Here’s a Retweet You Need to Delete #Richard Armitage

I haven’t figured out how to embed Keke Palmer’s dumb tweet and Richard Armitage’s dumber retweet of it into my blog.  But then I’m too annoyed to work on it.  If you really want to see it, look here and here.   Here’s my imaginary message to his retweet:

Dear Rich,

What in the hell is wrong with you?  I know defenders will say “but he’s British!” and therefore doesn’t know but you’ve been in this country long enough.  Keke Palmer might think she’s hip and edgy using the N word but being black doesn’t make it any more acceptable.  It’s a derogatory term and no supposed “re-appropriating” of the word makes it any more palatable no matter the spelling.  It’s still a derogatory racist slave epithet and will always be one.  This is an ongoing big bone of contention in the African American community.  Personally I think it’s a hallmark of colossal ignorance.

And you, my white friend, don’t get to use it, retweet it or anything else.  Don’t add to the confusion and perpetuate the ignorance.

No Love,


24 thoughts on “Here’s a Retweet You Need to Delete #Richard Armitage

  1. Pingback: Re: Richard Armitage’s retweet / tweet today | Me + Richard Armitage

  2. Amen.

    Being British, my point wasn’t that he’s ignorant b/c he’s not from the US. It’s that the lens through which Brits see race is really different from ours in many cases. I used to encounter this at work all the time. Brits (not all, but the majority) tended to be determined opponents of affirmative action. It’s not enough to know, somehow; it’s they don’t share our history.

    • That probably explains his lack of understanding despite being in this country for several years. It just contributes to my ongoing dismay about his social cluelessness.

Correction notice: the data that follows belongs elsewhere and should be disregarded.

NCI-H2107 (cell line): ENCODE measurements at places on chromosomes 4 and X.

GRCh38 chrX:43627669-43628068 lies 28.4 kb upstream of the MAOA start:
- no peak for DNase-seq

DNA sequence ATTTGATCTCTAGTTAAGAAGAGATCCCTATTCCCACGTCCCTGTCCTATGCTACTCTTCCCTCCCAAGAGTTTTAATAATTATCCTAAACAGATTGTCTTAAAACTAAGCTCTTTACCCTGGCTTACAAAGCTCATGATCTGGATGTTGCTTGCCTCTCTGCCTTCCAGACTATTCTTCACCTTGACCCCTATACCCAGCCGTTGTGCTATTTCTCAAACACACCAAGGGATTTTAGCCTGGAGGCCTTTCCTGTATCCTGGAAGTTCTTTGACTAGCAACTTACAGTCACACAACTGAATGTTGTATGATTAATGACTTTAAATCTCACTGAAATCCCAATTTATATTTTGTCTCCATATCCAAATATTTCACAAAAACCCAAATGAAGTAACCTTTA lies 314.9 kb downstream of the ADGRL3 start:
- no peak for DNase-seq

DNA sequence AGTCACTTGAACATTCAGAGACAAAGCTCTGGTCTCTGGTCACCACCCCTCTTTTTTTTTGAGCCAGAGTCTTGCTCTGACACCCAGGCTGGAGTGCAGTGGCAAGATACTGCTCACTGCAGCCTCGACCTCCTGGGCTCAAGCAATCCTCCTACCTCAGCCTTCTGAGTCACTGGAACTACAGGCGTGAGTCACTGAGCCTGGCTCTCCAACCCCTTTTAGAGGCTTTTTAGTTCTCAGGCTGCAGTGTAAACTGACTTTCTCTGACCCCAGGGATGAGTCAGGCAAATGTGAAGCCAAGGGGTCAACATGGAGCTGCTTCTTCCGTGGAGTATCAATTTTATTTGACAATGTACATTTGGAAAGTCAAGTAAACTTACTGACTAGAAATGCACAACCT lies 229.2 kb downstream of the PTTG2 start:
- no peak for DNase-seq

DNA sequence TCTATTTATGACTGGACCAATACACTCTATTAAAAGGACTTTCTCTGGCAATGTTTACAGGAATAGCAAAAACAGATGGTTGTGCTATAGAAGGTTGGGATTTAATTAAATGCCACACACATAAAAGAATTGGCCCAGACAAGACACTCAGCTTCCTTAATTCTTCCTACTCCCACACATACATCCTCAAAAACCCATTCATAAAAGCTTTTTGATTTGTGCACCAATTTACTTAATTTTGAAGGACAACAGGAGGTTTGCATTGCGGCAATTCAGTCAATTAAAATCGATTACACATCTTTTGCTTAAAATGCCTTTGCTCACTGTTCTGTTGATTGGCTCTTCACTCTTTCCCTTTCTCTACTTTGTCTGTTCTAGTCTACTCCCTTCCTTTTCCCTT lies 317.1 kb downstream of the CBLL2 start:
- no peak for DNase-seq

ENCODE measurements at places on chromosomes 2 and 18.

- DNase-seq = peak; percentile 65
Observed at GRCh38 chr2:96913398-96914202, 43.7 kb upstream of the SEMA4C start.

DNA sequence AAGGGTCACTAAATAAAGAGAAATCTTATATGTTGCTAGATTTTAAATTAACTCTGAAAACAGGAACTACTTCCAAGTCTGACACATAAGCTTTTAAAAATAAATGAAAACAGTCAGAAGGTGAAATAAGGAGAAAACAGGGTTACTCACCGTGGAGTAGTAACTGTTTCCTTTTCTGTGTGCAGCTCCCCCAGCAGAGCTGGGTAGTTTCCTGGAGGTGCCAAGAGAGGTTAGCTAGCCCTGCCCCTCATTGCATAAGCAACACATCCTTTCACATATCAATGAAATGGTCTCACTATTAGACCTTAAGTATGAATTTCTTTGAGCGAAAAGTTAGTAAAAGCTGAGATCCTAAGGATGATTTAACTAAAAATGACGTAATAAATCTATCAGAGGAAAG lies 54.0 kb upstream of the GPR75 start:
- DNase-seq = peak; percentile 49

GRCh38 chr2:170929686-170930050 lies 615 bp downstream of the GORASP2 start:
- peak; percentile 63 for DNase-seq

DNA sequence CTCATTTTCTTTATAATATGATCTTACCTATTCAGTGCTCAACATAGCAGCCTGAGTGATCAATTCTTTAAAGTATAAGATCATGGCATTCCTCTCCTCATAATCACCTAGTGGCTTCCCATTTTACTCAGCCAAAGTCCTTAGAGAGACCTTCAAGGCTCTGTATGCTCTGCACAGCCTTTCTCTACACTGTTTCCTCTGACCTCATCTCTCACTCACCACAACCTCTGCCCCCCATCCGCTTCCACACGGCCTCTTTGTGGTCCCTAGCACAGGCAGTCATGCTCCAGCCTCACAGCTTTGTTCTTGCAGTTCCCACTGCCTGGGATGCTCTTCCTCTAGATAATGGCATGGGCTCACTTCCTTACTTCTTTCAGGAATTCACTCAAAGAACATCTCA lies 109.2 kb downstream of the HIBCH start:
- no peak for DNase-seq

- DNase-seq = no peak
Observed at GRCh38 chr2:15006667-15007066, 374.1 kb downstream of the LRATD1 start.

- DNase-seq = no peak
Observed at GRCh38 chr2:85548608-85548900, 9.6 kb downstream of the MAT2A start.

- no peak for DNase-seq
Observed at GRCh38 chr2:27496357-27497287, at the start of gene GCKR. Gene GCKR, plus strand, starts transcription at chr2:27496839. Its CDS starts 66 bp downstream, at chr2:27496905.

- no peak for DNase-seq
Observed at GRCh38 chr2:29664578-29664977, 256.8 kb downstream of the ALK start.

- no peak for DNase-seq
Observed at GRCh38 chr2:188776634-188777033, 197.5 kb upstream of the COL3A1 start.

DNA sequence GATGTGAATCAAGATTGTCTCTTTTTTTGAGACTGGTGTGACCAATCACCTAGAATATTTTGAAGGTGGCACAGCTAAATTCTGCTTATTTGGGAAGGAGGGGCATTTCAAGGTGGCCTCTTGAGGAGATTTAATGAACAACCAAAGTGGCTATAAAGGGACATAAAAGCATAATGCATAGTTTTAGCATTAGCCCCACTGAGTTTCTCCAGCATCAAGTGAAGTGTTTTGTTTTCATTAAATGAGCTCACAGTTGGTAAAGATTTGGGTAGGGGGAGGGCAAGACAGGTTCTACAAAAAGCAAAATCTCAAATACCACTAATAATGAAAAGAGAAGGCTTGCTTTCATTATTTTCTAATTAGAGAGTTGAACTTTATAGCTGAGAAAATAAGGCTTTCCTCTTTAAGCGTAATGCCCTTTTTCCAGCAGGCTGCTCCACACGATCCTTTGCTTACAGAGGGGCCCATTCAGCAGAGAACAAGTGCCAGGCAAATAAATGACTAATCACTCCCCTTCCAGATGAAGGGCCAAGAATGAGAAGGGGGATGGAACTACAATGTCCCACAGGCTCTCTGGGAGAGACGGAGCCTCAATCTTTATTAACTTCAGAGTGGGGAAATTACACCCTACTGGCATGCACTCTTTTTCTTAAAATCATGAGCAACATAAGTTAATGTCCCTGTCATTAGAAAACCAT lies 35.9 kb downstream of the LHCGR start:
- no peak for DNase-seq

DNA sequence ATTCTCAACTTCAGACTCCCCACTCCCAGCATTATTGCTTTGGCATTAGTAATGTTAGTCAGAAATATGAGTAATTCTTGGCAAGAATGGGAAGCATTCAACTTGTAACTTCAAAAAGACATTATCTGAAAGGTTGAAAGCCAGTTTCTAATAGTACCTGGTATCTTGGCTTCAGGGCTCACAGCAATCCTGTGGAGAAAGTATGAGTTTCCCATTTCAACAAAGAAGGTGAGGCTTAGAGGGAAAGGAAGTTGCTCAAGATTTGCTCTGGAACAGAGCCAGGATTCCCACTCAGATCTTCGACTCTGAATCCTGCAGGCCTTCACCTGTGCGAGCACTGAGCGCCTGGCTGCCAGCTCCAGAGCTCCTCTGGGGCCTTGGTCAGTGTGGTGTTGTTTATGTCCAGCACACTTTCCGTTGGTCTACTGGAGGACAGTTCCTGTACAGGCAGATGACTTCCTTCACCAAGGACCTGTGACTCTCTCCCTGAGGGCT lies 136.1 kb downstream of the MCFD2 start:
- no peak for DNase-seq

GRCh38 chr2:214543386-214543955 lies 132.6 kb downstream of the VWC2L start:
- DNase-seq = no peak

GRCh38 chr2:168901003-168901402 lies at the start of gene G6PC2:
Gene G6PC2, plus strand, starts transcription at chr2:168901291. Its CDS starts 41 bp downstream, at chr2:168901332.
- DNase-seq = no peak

• That’s probably just as big a question. I don’t believe that he’s an old-school racist (if he were it’s doubtful that David Harewood would speak so well of him, I think). But what a gaffe.

  3. Pingback: More Opinions on #RichardArmitage accepting the N Word | Armitage Agonistes

  4. As a Brit, I feel I must say that the word in question is most definitely unacceptable over here and given his background, education and chosen path in life there is simply no possible way “he” doesn’t know that. I mean, Cumberbatch was almost lynched over here for mistakenly saying “coloured” when he was discussing the lack of diversity in their industry. Armitage, in my humble opinion, seems to be keen on “do as I say, not as I do”. I am wholly unimpressed.

    • Thank you for sharing the Brit perspective. I was wondering how much could be excuse by him being not from here. I hadn’t heard about Cumberbatch. Yikes!

  5. Agreeing with Kathryn. I’m British and remember seeing a slogan with that word painted on a wall when I was a child. I asked my mum what it meant and her response was that it was very bad word and that I must never ever use it. That was 40 years ago – it’s never been acceptable in my lifetime or his, and he knows it.

      • I think so. I read his tweet as him trying to suck up to Keke, be seen as “cool” by his followers. IMO neither of them comes out of this with their reputation enhanced: he comes across as easily led (which is never appealing); and she appears to be a self-promotionalist narcissist. He shows a lack of judgment and should know better.